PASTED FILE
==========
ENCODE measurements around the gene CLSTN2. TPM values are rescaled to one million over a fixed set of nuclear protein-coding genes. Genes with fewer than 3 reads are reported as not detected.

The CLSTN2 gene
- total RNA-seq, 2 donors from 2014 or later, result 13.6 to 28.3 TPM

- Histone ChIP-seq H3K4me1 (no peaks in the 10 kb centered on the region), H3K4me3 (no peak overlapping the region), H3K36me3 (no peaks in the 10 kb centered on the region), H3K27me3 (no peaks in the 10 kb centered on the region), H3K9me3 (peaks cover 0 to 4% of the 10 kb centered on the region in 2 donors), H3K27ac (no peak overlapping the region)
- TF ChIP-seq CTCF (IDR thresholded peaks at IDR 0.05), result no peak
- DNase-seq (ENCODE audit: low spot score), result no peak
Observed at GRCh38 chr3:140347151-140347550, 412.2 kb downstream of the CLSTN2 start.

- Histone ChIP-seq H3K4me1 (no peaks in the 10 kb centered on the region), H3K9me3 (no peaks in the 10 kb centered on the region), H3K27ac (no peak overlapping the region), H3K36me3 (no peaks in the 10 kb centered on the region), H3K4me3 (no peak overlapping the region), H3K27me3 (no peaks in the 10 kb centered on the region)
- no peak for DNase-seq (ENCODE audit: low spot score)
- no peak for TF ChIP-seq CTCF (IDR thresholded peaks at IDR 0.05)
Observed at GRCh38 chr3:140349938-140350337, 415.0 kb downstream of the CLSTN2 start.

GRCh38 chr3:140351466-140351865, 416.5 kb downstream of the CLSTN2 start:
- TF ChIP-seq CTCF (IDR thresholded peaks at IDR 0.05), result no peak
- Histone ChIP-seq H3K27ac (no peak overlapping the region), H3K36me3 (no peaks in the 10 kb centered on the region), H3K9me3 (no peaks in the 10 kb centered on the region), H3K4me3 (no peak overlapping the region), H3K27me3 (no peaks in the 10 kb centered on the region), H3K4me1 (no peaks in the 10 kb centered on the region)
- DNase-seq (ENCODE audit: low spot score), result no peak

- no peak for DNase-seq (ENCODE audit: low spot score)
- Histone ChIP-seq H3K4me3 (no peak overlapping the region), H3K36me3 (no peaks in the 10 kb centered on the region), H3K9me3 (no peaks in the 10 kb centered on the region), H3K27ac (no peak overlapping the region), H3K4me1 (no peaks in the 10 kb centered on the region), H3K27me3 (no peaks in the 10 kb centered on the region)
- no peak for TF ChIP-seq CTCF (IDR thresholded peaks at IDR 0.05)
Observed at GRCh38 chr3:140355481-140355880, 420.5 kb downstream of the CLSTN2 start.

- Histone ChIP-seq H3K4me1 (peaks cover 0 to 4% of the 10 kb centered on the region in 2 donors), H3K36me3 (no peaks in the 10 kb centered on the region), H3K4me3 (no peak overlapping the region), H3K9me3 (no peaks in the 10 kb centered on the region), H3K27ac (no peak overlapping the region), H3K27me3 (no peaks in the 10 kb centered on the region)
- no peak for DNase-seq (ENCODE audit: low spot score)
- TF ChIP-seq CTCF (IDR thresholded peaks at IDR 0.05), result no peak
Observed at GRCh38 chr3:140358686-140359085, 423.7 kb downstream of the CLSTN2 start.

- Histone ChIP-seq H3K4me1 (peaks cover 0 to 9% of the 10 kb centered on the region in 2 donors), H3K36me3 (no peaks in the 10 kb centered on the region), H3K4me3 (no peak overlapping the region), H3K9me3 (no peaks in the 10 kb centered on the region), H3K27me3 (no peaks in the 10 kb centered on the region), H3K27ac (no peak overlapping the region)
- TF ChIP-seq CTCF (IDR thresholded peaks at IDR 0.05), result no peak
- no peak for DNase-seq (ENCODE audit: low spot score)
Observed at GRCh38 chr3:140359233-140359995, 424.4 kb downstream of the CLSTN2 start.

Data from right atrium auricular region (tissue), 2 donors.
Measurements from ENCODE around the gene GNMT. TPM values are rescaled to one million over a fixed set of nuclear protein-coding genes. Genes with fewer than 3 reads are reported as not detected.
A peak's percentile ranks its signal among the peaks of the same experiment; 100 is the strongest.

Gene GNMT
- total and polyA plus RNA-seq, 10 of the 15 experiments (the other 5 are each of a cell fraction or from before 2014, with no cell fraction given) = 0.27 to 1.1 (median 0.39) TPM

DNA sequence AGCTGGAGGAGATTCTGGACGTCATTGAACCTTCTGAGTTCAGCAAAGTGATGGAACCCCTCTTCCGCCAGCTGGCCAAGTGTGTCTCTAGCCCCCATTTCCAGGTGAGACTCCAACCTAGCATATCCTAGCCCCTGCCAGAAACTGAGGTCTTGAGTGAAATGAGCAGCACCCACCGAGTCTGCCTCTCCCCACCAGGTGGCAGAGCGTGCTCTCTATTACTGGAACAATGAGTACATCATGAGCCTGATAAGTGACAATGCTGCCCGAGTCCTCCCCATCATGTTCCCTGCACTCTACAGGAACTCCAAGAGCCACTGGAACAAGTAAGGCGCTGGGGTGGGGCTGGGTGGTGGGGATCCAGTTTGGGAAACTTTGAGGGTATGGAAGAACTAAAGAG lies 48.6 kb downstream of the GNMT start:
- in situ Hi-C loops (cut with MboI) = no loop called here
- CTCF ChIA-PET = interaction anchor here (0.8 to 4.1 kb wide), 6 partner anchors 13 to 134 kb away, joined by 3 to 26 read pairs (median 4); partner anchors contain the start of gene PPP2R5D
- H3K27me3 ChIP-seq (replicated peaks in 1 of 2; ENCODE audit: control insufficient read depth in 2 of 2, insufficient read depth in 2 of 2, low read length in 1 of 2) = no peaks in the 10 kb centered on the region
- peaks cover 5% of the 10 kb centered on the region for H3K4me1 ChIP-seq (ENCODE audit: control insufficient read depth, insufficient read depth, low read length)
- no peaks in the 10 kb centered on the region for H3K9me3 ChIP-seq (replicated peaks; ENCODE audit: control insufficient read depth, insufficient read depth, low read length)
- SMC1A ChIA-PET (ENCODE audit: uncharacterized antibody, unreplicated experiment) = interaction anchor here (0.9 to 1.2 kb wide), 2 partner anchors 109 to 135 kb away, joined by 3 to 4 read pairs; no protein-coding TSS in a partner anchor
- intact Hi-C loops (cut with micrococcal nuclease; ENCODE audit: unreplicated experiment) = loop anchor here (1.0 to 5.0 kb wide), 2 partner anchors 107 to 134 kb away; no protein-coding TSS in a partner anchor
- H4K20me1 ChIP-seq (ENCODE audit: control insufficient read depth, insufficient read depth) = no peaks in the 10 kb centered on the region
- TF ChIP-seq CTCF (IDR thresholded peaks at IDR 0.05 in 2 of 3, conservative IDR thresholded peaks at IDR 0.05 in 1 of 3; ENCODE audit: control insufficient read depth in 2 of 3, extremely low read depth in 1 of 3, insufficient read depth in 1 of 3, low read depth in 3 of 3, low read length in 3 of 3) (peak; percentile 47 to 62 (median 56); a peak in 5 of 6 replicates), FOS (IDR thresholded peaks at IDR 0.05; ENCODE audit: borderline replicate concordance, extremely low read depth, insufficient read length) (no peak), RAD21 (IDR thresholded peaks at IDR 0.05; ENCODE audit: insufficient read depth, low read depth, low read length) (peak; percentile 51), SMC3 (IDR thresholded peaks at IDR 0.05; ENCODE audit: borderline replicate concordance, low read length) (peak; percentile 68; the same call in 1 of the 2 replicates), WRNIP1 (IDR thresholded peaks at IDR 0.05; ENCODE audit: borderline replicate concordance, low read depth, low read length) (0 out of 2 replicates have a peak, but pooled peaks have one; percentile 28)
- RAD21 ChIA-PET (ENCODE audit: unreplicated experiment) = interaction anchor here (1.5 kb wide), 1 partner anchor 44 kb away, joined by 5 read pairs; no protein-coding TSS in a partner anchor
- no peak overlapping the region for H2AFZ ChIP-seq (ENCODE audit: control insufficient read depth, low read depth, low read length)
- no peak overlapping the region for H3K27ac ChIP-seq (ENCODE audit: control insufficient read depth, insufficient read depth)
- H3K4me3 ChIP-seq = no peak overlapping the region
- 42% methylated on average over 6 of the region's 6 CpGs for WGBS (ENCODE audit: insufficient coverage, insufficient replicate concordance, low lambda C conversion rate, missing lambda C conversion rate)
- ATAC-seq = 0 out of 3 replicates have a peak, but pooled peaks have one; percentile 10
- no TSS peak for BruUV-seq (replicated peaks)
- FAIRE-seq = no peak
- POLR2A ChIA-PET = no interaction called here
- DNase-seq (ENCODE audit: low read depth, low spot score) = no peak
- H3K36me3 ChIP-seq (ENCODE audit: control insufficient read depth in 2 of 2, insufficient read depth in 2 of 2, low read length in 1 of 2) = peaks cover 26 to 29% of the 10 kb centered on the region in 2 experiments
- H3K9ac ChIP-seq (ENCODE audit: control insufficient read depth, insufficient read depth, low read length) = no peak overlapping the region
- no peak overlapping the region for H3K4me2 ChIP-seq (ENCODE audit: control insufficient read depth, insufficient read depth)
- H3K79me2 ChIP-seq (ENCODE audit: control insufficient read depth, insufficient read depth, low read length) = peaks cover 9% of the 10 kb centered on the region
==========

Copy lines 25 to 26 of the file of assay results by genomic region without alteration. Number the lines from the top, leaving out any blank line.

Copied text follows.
- TF ChIP-seq CTCF (IDR thresholded peaks at IDR 0.05), result no peak
- no peak for DNase-seq (ENCODE audit: low spot score)